Methods

Protocol and registration

The systematic review followed the methods of the pre-defined study protocol [26] and guidelines of the Preferred Reporting Items for Systematic Reviews and Meta-Analyses (PRISMA) statement [27]. The study was registered with PROSPERO (CRD42015026922).

Eligibility criteria

Prospective cohort studies reporting pain and disability outcomes after first-time LSF were included. The patient population involved adults (aged over 16 years) with degenerative disorders of the lumbar spine including spinal stenosis [28], spondylolisthesis [28], disc herniation [29], and discogenic low back pain (i.e. degenerative disc disease) [30]. Prospective cohort studies with consecutive patient sampling were considered most appropriate to analyse outcomes after first-time LSF surgery as a result of a broad representation of the population [24, 31, 32, 33] and lengthy follow-up [21, 22, 23, 32, 33]. For these reasons, randomized controlled trials were excluded [26].

Search strategy, information sources, and study selection

The search strategy was created by the first author (NK) with the support of an experienced medical librarian (RDV) and critically reviewed by all researchers [26] (Appendix 1, ESM). After approval, published studies were searched in MEDLINE, EMBASE, CINAHL, and ZETOC databases up to 31 March 2017. In addition, a search was conducted for unpublished studies (British National Bibliography for Report Literature and OpenGrey), studies in press, and studies published ahead of print. Furthermore, reference lists of included studies were checked. The language of publication was not restricted. Titles and abstracts (stage 1) followed by full texts (stage 2) were independently screened by two researchers (NK and TH). In general, if there was any doubt about exclusion of the study, the study proceeded to the full-text screening stage to reduce the likelihood of excluding a relevant study. A third researcher (AR) mediated in situations where consensus could not be reached [34]. Corresponding authors were contacted by e-mail if a full text could not be retrieved. The process of study selection was summarized using a PRISMA flow diagram [27].

Data collection and outcomes

Data for each included study were extracted using a standardized form, which was optimized after piloting in five studies. Data were extracted independently and in duplicate by two out of three researchers (NK, AR, TH). In case of missing data, authors were contacted to provide additional information. Data were extracted on the following items: pain and disability outcomes, participants (setting and area), patient characteristics, duration of symptoms, surgical procedure(s), clinical care pathway, study design, sample size, eligibility criteria, and follow-up dates. Pain and disability outcome data were extracted at all available intervals and were measured with, for example, Visual Analogue Scale (VAS), Numeric Rating Scale (NRS), and Oswestry Disability Index (ODI) [35].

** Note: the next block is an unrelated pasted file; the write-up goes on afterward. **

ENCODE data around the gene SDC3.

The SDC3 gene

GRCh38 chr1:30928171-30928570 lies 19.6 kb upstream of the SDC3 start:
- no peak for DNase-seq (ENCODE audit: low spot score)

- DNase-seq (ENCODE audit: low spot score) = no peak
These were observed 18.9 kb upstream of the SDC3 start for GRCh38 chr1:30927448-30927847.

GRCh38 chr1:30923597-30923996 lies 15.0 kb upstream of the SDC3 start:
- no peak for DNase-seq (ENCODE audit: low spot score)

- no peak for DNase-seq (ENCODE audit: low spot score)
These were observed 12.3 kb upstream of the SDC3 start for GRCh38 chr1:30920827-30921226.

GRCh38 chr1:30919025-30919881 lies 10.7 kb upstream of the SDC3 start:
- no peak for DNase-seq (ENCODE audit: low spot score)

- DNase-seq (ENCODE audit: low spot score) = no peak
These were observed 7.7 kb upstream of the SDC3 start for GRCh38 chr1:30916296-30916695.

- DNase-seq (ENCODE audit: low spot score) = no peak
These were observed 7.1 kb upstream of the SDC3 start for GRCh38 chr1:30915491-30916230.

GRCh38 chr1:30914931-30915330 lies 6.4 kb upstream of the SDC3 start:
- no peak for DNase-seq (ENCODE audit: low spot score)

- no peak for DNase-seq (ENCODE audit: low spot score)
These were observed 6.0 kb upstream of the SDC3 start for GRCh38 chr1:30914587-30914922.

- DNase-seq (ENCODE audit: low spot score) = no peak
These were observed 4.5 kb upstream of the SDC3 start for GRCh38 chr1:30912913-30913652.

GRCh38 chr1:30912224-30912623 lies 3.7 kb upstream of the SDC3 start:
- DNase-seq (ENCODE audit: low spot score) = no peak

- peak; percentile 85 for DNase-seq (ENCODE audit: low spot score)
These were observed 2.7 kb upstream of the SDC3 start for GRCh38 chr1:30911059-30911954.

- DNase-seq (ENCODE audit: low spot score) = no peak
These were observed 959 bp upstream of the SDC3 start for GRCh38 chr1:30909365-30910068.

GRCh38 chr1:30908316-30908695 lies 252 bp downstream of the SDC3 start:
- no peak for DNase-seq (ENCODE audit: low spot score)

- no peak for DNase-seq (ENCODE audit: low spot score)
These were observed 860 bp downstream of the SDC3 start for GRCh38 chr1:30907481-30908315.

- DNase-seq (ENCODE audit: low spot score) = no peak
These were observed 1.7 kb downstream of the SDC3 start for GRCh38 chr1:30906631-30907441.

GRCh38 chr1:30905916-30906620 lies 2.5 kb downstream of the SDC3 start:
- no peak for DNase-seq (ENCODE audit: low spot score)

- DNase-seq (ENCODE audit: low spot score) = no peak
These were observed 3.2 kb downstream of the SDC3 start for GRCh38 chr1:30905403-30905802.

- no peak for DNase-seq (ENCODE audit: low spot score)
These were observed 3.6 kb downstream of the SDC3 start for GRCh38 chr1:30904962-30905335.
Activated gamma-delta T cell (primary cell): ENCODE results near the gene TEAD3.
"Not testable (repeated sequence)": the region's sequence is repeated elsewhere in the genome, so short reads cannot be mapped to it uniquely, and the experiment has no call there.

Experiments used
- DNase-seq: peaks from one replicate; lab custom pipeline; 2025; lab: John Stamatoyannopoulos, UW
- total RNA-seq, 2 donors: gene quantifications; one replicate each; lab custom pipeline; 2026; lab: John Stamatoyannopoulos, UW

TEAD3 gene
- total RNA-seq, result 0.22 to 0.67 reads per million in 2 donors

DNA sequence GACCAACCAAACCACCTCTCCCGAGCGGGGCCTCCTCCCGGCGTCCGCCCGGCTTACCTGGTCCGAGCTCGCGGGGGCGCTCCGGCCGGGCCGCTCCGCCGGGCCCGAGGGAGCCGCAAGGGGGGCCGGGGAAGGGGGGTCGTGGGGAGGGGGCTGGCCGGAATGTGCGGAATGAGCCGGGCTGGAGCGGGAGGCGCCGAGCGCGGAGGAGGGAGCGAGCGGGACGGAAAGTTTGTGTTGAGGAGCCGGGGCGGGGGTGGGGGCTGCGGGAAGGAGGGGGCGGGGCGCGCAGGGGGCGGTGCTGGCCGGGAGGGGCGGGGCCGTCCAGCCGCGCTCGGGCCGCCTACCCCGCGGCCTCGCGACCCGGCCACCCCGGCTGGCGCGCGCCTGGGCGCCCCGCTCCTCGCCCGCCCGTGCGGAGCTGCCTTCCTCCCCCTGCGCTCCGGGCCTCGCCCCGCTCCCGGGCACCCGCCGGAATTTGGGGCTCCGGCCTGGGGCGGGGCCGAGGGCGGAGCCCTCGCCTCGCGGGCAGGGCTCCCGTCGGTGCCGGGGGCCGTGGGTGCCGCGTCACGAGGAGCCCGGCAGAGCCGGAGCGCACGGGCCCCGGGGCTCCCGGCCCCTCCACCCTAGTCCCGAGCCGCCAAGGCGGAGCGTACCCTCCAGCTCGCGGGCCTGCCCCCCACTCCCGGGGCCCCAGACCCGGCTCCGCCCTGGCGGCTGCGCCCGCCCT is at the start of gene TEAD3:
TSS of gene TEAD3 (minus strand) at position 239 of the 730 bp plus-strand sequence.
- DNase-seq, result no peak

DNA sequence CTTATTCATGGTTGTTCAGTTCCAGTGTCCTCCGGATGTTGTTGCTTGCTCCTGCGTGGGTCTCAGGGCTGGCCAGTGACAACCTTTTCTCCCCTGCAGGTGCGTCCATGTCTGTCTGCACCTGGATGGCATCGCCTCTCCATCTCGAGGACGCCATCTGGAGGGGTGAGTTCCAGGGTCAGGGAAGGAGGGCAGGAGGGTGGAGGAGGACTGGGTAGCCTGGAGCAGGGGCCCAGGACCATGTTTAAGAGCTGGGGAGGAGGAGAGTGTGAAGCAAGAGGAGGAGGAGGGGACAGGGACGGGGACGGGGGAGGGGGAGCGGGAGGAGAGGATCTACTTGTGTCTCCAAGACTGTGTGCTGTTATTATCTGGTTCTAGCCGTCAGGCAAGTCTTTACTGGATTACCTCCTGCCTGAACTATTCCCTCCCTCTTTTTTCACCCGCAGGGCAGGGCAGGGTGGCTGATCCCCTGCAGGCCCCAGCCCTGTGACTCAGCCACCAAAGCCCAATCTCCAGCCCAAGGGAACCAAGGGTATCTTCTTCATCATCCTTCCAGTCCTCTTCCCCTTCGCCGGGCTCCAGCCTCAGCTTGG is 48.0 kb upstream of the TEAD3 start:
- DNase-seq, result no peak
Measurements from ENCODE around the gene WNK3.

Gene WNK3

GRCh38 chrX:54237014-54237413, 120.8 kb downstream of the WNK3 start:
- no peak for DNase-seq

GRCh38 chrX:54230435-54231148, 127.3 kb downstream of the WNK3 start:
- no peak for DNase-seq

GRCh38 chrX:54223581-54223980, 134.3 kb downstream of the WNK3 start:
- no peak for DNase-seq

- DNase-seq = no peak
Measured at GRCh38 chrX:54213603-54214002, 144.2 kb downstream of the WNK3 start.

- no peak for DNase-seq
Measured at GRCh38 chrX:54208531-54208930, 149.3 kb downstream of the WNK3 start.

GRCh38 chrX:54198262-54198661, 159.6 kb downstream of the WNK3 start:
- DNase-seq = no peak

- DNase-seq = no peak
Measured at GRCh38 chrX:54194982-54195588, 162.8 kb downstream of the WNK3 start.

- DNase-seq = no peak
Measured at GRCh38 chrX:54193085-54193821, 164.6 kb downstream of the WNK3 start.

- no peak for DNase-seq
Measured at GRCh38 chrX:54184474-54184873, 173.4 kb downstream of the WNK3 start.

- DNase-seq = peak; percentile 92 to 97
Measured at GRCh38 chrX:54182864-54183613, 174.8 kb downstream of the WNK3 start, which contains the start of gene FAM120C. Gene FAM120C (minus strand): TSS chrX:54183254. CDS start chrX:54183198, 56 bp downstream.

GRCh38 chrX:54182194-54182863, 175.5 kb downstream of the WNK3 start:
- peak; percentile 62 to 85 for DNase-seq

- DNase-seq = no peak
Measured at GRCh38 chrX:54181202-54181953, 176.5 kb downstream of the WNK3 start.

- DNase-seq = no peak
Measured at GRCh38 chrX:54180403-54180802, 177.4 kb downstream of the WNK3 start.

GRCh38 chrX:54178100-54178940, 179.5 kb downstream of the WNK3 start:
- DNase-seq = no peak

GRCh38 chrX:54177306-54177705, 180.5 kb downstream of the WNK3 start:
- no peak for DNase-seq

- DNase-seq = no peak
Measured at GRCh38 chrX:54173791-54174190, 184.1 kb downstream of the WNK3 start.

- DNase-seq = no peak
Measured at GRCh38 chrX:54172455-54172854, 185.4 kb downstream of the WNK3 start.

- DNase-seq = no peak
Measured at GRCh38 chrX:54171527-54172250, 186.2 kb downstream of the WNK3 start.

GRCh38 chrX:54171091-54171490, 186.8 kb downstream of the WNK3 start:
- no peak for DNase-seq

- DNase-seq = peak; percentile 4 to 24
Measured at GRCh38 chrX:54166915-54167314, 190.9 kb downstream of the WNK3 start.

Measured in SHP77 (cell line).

Risk of bias assessment

A modified version of the Quality in Prognostic Studies (QUIPS) tool [36, 37] was used to assess studies on the domains of representation of sample, definition of study sample, study attrition, outcome measurement, confounding, statistical analysis, provision of data, and blinding of outcomes [26] (Appendix Table 2, ESM). The overall risk of bias within a study was considered ‘low’ when all items were scored at ‘low risk of bias’ [34, 36]. Overall risk of bias was considered ‘high’ if one or more items within a study were scored at ‘high risk of bias’. In all other cases, the overall risk of bias of a study was considered ‘unclear’. Data on risk of bias were extracted independently and in duplicate by two researchers (NK, BS). Disagreements were solved by consensus in two consensus meetings. Ultimately, a third researcher (AR) mediated where consensus could not be reached. Weighted Cohen’s κ [38] was used to assess agreement between the researchers.

In addition, location bias and outcome reporting bias were assessed [34]. The presence of location bias was assumed when studies published in low or non-impact factor journals reported greater improvements than those published in high-impact journals [39]. The Spearman rank-order correlation coefficient was determined to analyse the association between impact factor and change score of disability, as the impact factors were considered of ordinal level. The change score of disability was calculated as baseline minus 1-year follow-up ODI outcome.